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The 10th anniversary of the Exxon Valdez oil spill was marked across the nation Wednesday by protests, some noisy and some understated, but all trying to highlight what they see as Exxon's sins.
In the San Francisco area, three Greenpeace members were arrested Wednesday morning for trespassing on a ship on Chevron Corp. property.
Allwyn Brown, a spokesman for the Richmond, Calif., Police Department, said officers arrested Brian McCarthy, 30, of Richmond; Mike Sowle, 39, of Berkeley; and William Hebert of Marina Del Rey.
Brown said 15 Greenpeace members climbed up the side of the Marine Columbia, a ship moored at Long Wharf, on Chevron property. They hung a protest banner.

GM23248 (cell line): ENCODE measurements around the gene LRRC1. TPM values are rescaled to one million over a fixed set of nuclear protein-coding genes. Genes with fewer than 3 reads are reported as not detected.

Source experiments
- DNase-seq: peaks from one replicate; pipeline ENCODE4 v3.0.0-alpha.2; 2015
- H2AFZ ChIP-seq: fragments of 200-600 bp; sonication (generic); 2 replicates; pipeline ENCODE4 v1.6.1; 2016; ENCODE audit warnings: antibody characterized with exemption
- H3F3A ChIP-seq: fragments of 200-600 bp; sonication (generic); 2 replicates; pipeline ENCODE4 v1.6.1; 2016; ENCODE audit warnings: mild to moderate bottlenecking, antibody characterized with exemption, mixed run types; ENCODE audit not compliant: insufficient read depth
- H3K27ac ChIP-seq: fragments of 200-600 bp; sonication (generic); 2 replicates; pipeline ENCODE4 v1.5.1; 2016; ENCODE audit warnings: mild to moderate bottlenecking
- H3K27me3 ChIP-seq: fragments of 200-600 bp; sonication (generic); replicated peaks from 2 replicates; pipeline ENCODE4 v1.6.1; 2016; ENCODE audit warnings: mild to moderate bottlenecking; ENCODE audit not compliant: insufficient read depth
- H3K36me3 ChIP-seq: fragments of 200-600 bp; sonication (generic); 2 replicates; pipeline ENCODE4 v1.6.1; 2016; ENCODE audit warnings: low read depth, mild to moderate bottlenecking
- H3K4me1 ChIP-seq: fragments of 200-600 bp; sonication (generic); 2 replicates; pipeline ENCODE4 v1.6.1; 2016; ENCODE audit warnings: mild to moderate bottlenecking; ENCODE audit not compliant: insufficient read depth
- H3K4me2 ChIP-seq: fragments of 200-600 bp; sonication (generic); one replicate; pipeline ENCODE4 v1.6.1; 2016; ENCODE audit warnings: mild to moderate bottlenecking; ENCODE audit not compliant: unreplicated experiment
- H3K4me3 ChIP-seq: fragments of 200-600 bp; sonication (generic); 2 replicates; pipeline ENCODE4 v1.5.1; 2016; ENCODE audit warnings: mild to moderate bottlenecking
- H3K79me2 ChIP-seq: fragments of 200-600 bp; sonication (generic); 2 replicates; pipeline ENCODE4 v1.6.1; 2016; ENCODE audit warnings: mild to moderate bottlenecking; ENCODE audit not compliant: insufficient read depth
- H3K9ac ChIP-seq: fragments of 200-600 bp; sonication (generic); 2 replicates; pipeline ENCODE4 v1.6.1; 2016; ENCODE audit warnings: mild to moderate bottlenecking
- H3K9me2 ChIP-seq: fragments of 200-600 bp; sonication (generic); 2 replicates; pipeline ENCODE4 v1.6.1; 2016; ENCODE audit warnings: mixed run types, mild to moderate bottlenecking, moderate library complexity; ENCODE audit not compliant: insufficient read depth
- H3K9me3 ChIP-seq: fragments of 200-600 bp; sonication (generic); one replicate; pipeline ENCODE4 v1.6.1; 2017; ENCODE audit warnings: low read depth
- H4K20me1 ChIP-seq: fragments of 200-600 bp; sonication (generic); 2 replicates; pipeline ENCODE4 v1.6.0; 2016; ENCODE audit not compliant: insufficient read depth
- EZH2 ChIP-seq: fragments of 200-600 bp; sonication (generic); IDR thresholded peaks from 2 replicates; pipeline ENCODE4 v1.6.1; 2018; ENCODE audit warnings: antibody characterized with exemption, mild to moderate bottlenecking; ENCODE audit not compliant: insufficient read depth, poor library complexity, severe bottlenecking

In New York, environmentalists said Exxon's appeal of the $5 billion judgment and its "arrogance" in dealing with the Exxon Valdez disaster should be grounds for barring its proposed merger with Mobil Corp.
Speakers at a news conference marking the spill anniversary also accused the federal government of failing to enforce legal provisions for double-hull tankers, escort tugs and other safety measures in ocean-going oil tankers.
All are required by the Oil Protection Act, passed in 1990 after the spill.
"There will be other Exxon Valdez-type spills unless these lessons are learned," said Sarah Chasis, a National Resources Defense Council expert on coastal waters. "Painfully little has been done in the past 10 years by the federal government."
Exxon responded to the New York news conference with a statement it had paid $300 million in voluntary compensation to victims of the spill and was exercising a "fundamental right" of Americans in appealing the $5 billion in punitive damages, which it considers "unjust and excessive."
"The Exxon-Mobil merger is a completely separate and totally unrelated item," it said.